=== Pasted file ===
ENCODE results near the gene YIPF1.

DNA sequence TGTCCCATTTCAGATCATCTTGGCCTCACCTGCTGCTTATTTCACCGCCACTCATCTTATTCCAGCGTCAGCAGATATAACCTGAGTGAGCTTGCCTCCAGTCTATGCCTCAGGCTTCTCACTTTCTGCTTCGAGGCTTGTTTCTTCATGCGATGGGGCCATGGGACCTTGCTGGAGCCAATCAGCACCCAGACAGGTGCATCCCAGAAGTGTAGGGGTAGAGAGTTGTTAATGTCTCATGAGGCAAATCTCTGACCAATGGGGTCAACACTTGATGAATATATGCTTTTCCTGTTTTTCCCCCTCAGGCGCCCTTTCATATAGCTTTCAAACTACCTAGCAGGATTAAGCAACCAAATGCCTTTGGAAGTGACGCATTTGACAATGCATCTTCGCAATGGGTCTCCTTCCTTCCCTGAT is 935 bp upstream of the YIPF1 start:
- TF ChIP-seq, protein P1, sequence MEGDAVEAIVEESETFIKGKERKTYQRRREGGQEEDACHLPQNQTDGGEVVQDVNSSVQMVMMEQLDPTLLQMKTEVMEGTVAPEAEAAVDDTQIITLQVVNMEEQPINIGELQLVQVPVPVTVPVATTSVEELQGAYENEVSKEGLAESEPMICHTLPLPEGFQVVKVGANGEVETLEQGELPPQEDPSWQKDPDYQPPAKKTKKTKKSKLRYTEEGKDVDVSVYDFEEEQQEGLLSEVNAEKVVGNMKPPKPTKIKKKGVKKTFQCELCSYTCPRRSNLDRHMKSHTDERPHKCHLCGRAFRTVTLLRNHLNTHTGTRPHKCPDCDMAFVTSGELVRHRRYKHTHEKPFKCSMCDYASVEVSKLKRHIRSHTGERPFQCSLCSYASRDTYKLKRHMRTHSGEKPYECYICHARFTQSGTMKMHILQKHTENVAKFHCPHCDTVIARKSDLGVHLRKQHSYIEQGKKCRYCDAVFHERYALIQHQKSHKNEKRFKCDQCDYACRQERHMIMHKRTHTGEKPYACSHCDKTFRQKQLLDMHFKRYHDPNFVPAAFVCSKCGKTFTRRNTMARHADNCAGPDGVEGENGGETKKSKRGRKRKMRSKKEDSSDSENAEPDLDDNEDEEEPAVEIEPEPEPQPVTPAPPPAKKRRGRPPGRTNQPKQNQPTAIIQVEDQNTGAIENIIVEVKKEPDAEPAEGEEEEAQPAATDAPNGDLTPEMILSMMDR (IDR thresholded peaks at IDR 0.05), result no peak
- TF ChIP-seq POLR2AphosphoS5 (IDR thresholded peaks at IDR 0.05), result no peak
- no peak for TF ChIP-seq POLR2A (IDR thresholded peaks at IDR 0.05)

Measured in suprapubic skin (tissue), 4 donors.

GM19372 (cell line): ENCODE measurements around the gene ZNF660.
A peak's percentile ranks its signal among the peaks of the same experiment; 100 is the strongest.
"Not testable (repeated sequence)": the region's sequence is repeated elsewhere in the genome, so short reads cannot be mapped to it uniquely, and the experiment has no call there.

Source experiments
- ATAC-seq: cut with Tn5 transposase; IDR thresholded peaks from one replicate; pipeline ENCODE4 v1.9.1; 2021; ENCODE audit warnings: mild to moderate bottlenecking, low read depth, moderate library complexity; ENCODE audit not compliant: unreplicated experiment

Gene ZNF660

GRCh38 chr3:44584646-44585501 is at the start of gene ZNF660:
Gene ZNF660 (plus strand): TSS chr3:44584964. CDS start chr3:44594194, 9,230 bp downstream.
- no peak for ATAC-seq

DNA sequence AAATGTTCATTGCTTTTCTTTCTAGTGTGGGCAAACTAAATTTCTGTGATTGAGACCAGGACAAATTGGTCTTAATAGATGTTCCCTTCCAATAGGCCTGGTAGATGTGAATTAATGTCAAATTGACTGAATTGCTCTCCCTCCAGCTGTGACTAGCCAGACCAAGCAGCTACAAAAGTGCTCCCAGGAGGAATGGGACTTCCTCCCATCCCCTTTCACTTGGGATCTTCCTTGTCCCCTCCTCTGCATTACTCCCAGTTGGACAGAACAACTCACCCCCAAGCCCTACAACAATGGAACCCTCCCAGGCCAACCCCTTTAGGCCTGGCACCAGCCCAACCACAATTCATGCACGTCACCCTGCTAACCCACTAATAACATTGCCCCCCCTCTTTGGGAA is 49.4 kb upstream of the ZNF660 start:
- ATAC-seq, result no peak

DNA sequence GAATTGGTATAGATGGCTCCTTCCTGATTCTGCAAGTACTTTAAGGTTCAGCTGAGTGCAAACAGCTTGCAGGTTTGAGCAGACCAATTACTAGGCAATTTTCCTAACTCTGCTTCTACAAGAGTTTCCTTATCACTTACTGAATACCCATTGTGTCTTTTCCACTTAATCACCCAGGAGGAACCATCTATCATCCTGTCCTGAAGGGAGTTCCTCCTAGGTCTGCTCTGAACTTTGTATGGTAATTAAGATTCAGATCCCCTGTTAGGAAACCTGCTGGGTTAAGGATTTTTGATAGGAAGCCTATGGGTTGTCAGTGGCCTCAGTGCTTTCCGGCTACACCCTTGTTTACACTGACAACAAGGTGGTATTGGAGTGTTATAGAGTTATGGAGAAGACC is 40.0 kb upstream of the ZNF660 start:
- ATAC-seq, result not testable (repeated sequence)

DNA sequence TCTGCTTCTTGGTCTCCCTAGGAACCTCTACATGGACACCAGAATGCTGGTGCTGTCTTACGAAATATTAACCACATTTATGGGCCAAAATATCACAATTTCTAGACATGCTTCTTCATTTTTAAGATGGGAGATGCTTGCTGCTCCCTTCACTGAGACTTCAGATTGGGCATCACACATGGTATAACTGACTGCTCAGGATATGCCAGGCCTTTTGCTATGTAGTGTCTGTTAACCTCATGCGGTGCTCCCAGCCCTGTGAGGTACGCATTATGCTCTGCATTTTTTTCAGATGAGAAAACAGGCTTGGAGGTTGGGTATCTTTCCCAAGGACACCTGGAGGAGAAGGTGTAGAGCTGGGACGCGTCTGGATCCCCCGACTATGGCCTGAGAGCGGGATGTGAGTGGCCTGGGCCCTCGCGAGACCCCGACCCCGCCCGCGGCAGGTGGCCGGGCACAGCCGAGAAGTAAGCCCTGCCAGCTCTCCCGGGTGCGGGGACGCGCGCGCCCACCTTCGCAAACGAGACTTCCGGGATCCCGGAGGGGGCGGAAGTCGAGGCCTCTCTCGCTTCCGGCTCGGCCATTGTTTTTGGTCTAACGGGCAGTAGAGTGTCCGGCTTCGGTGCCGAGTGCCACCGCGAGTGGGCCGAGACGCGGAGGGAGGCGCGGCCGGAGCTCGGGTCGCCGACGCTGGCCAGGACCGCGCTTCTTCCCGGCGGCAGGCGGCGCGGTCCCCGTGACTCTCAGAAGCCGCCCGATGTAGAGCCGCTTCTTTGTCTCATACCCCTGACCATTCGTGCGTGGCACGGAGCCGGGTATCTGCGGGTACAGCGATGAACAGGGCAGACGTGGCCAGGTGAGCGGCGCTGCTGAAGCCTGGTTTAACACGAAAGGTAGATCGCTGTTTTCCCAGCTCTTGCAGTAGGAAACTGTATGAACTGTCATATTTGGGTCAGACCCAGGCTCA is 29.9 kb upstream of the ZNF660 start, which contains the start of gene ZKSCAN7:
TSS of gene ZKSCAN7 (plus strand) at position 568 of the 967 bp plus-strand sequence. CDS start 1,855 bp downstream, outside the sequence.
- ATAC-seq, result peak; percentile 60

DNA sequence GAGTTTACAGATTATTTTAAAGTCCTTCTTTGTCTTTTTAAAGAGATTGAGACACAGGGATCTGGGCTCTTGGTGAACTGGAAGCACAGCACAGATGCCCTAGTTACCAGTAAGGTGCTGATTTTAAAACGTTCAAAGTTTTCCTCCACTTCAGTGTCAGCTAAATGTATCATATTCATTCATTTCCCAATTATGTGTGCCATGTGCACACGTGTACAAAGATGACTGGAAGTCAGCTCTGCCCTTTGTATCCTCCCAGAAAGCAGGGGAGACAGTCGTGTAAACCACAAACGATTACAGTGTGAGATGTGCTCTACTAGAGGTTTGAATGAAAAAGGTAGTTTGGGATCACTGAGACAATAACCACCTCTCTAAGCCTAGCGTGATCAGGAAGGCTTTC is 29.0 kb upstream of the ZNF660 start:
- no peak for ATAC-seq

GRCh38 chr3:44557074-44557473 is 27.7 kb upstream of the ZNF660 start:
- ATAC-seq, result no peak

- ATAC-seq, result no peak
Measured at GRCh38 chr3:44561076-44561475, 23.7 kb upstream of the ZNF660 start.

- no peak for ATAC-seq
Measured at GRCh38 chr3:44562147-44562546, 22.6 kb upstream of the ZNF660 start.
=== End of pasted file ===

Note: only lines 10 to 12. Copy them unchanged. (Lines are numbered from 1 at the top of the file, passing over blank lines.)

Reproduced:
Source experiments
- ATAC-seq: cut with Tn5 transposase; IDR thresholded peaks from one replicate; pipeline ENCODE4 v1.9.1; 2021; ENCODE audit warnings: mild to moderate bottlenecking, low read depth, moderate library complexity; ENCODE audit not compliant: unreplicated experiment

Gene ZNF660